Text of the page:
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Google Exact Match ‘Close Variants’: a Big Win for Search Marketing

Google Exact Match ‘Close Variants’: a Big Win for Search Marketing

By   April 6th, 2017

Search marketing is not unlike fishing. If keywords are the bait, then match types are the technique.

Google, then, is the world’s largest ocean. Millions of marketers trust it to provide lots of customers, at cost low enough to turn a profit. So, any change to this ecosystem is heavily scrutinized, and sometimes criticized, when marketers perceive the change as a
net-loss.

Let’s review the change Google made to exact match keywords last week. The goal of our analysis will be to determine if this is a net-positive (or, net-negative) change.

What Changed?

Last week, Google announced a change to the way it treats exact match keywords.

In 2014, Google introduced ‘close variants’ to exact match. This allowed Google to serve ads to plurals of exact match keywords. This was a major change in its own right because exact had historically meant “exact.”

As of last week, the scope of ‘close variants’ expanded, a lot. Function words —infor, to, the— are ignored and the order of the words is no longer a factor. For example:

Your exact keyword: “mens running shoe”…

  • Will serve for traditional exact match, like: “mens running shoe
  • Will serve for a permutation, like: “running shoe men
  • Will serve for a permutation, like: “running men shoe

There’s some nuance to these changes, of course. For example, if the function word changes the intent of the query, it will not be ignored (e.g., “flight from LA to NYC”). In this example, the function word “to” changes the meaning of the query.

How’s Google able to understand the intent?

As you may recall, Sundar Pichai described Google as an AI-first company in last year’s Founder’s Letter. This update is an example of Google applying its new skills to a commercial application.

If you’d like to read about the nuances of this change we recommend you start with AdWords’ blog.

The net-net is that your exact match keywords will serve against more queries than before.

Netflix Controversy, Circa 2013

In 2013, Netflix ignited customer furor when it announced the forthcoming removal of 1,800 unpopular titles to make room for 500 new popular titles. The perceived loss felt unfair even though most people would never watch, or have even noticed, those 1,800 titles.

This is a human quirk that Nobel Laureate, Professor Daniel Kahneman, developed into a behavioral economics theory called “loss aversion.” The loss of something (say $5) is more painful than an equal gain (like winning $5). In fact, it can be more painful than even a two ($10) or three-fold gain ($15).

I share this story and corresponding economic theory because Google’s change to ‘exact match’ keywords has, in some instances, provoked ire in the marketing community. The perceived loss in this instance is “control” over when and where exact match keywords will serve.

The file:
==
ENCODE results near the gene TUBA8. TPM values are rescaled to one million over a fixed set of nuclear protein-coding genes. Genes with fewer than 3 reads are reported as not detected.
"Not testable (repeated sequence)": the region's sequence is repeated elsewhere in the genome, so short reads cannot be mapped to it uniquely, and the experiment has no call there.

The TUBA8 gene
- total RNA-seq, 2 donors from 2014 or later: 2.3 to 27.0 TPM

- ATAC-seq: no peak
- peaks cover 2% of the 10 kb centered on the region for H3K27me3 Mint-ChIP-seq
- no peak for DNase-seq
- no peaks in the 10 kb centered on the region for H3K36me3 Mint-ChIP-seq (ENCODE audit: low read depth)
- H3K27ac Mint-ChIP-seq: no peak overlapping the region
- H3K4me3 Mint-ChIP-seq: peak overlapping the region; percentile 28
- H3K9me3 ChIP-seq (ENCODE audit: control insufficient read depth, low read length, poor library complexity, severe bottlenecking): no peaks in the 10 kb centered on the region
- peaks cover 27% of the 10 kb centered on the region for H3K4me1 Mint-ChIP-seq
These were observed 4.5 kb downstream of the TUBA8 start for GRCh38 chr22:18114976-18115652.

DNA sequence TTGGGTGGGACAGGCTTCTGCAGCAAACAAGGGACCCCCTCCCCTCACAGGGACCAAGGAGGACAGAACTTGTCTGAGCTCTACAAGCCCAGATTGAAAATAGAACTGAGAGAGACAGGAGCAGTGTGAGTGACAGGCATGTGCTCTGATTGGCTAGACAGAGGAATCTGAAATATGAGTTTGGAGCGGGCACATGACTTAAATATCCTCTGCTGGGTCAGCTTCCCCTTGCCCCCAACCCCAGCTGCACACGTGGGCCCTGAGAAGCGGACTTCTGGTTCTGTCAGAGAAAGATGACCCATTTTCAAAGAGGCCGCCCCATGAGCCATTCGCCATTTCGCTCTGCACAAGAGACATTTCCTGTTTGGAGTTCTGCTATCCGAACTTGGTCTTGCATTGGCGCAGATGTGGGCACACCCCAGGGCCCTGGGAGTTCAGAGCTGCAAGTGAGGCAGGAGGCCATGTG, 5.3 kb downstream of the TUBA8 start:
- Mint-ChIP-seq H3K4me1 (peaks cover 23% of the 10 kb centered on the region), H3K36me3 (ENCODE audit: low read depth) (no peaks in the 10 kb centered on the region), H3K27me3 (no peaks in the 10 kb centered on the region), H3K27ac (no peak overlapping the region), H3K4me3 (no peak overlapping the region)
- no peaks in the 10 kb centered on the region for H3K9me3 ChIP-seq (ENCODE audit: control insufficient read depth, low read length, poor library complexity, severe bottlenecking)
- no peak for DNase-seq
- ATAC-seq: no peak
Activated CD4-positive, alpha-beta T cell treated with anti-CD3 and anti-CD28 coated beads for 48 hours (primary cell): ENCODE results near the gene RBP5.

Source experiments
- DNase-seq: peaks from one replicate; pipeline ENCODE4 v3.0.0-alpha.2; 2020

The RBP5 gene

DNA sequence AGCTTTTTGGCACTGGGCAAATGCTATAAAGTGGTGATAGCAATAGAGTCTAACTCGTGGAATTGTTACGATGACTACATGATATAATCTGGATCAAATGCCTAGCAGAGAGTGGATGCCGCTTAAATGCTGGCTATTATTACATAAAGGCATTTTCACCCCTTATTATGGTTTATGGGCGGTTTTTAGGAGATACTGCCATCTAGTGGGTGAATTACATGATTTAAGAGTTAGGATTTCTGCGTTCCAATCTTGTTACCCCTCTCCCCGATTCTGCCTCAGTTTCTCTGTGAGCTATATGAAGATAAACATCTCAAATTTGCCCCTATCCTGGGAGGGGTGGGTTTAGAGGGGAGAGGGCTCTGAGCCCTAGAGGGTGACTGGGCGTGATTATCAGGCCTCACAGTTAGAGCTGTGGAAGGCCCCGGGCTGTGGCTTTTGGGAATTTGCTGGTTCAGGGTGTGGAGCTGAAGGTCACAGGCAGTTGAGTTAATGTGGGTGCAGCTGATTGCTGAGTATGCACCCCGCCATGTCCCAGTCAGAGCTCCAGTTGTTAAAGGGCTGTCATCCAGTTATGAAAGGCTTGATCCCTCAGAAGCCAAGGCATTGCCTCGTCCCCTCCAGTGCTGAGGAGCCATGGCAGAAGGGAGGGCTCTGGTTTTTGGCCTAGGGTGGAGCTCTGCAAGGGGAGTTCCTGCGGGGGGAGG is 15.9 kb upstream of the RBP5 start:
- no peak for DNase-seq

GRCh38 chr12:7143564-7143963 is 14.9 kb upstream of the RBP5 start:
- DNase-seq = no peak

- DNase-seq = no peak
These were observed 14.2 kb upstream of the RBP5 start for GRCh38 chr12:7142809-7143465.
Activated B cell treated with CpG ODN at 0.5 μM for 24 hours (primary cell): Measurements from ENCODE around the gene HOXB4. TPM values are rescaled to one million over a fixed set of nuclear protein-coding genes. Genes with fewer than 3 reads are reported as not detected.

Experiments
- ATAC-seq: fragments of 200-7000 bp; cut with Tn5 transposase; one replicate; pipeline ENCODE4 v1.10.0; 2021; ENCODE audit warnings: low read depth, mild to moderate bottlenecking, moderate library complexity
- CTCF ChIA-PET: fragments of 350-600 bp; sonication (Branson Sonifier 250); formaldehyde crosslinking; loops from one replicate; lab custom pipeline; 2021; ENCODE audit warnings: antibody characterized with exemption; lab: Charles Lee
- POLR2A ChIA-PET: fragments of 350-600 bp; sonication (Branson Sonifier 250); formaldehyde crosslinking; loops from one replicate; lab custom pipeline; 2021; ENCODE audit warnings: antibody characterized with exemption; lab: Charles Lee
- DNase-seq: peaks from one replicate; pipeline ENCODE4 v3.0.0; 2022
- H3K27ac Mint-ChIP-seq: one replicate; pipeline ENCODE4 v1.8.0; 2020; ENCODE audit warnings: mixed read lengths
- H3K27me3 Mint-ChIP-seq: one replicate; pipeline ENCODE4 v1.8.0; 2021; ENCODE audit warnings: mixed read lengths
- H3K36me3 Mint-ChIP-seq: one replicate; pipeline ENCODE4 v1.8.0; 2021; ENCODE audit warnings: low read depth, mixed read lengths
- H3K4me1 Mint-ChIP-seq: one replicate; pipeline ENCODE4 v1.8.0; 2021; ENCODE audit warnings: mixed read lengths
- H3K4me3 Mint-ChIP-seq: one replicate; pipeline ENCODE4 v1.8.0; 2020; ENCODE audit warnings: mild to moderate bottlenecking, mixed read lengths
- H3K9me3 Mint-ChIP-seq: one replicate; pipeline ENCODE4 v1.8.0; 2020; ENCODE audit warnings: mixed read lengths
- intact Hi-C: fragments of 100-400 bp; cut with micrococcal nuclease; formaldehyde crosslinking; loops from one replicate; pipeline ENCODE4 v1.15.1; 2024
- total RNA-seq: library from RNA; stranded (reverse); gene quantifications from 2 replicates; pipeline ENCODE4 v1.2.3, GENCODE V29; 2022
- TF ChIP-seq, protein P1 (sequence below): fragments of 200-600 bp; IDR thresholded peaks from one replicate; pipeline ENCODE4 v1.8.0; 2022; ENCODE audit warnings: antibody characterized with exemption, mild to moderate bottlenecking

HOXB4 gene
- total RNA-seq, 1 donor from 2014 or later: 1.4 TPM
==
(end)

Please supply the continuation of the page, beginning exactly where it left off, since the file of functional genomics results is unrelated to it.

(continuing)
We’d argue that, from a purely mathematical perspective, this change has more upside than downside—not unlike the 500 popular videos replacing 1,800 unpopular ones.

Evolution

Here’s why we’d make that argument.

Today, Google fields queries from a variety of devices. Due to emerging technologies, consumer behavior is rapidly changing. We no longer live in the static backdrop environment, which was the norm just a few years ago, where 100% of Google’s search queries came from one source: desktop computers.

Instead, there’s now a very different SEM reality:

  • 5%: the compounding growth of Google query length
  • 10%: the percentage of consumers who exclusively use desktop computers
  • 20%: voice search on Google (estimated to reach 50% by 2020)
  • 55%: mobile search traffic on Google (Google rebranded as a mobile-first company)
  • 80%: users shopping using multiple devices

Not only are consumers using different methods to ask questions—they’re asking different questions altogether.

Out of the three billion queries Google fields every day, around
16-20% are brand new. That’s the opportunity for the enterprising marketer—discovering profitable greenfield queries. And, Google’s change is designed to help you find these new, profitable queries—and, in turn, netting new customers.

Tools of the Trade

To my surprise, Wikipedia lists over two dozen types of fishing techniques. Who knew there are so many ways to catch a fish!

In the online marketing domain, “keywords” have emerged as the best targeting criterion, ever.

The match type applied to each keyword dictates the strategy, much like different fishing techniques are employed depending on the type or quantity of fish you want to catch.

  • Broad match = drift nets
  • Phrase match = long-line fishing
  • Exact match = spear fishing

Even with this expansion of ‘close variants,’ exact match remains a spear fishing activity. There’s just going to be more fish for you to choose from, so it’ll be important to be discerning where you expend energy.

Evolve Fast

It’s been said that evolution favors those who adapt the fastest. As marketers, we’re no exception to the rule. Beyond the obvious habits (or, automation) you’ll want to implement to search query mining, we also recommend that you evaluate the effectiveness of each of your fishing methods. You just might find that your new spear fishing method is more productive than you expected.